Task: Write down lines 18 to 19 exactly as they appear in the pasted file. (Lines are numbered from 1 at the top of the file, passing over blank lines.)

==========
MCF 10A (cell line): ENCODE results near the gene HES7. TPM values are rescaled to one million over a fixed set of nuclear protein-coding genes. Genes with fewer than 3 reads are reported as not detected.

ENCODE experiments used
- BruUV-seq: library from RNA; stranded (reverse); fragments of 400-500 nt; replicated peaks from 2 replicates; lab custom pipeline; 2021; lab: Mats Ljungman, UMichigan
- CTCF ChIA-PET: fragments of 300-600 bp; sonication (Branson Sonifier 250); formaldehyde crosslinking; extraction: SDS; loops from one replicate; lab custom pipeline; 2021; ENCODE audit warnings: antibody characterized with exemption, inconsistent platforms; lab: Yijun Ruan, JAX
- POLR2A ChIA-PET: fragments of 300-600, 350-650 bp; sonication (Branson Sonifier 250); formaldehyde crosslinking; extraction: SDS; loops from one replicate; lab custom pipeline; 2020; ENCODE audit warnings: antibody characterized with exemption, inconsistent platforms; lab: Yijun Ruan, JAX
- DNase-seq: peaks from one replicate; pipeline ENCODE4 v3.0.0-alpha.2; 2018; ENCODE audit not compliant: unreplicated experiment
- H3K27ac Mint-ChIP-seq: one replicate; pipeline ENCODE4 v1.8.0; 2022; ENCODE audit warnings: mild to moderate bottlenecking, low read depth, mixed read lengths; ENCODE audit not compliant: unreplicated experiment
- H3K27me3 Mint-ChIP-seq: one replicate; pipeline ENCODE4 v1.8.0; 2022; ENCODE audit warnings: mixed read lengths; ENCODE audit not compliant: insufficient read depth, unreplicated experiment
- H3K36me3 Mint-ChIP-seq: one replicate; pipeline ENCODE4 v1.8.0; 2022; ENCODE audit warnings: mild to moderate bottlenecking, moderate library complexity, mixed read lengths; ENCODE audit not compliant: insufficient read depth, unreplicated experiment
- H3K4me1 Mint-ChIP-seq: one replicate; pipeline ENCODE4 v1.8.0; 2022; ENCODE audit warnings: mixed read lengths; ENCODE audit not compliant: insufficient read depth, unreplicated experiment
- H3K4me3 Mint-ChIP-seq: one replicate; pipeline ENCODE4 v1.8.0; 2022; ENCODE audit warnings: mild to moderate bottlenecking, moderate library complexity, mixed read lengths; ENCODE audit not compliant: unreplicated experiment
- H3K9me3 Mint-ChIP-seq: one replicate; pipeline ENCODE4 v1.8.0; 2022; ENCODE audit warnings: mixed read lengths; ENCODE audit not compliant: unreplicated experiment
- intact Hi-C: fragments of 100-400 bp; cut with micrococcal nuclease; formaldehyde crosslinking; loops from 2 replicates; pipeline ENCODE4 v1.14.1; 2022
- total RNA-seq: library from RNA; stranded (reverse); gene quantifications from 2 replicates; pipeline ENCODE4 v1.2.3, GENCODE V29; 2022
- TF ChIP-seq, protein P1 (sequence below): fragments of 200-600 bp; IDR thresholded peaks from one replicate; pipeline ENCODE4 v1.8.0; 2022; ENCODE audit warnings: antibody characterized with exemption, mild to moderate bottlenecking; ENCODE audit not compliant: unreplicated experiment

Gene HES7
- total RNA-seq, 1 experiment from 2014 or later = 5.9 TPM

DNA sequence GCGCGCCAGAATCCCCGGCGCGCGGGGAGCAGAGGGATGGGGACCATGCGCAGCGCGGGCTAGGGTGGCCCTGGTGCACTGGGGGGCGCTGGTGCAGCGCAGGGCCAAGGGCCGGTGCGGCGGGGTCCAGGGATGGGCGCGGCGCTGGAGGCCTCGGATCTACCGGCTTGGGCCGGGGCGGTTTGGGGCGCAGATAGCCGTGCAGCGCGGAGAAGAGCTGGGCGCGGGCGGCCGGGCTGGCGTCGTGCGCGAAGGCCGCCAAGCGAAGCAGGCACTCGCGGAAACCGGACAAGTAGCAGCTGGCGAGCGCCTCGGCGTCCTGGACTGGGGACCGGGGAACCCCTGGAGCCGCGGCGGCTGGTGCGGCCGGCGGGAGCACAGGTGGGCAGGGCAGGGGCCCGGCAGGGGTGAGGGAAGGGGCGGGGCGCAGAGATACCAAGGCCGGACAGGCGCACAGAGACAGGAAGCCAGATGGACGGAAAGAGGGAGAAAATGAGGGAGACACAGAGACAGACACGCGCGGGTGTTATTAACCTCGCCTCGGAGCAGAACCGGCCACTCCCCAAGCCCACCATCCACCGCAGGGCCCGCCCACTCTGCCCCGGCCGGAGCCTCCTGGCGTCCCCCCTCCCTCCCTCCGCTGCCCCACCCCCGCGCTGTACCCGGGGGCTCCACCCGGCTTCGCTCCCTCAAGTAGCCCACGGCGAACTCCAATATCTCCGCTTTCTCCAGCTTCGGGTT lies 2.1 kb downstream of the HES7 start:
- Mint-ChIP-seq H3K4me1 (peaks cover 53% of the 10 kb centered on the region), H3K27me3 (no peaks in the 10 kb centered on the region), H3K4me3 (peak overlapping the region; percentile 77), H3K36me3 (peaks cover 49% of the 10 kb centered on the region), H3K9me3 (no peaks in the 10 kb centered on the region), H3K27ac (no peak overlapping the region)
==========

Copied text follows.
DNA sequence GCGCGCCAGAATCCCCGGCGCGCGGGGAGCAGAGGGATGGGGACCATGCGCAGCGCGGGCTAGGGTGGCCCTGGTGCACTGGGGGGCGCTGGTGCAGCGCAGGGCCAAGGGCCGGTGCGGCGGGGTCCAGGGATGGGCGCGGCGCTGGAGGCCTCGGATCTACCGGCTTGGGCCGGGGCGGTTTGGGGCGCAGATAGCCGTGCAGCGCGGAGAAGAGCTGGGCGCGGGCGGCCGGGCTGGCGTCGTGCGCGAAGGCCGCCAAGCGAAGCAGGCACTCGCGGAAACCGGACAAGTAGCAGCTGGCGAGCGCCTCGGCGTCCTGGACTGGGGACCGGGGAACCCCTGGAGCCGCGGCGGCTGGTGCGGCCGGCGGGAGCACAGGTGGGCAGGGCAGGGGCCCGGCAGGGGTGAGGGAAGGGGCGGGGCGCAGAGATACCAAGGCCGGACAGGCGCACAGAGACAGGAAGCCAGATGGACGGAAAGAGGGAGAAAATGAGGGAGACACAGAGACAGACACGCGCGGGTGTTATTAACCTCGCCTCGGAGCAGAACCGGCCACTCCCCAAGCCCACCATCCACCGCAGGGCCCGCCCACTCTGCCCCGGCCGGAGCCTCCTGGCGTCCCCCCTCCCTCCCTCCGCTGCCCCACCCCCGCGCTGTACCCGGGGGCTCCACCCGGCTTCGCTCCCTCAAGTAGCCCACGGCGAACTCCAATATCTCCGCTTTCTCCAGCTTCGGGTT lies 2.1 kb downstream of the HES7 start:
- Mint-ChIP-seq H3K4me1 (peaks cover 53% of the 10 kb centered on the region), H3K27me3 (no peaks in the 10 kb centered on the region), H3K4me3 (peak overlapping the region; percentile 77), H3K36me3 (peaks cover 49% of the 10 kb centered on the region), H3K9me3 (no peaks in the 10 kb centered on the region), H3K27ac (no peak overlapping the region)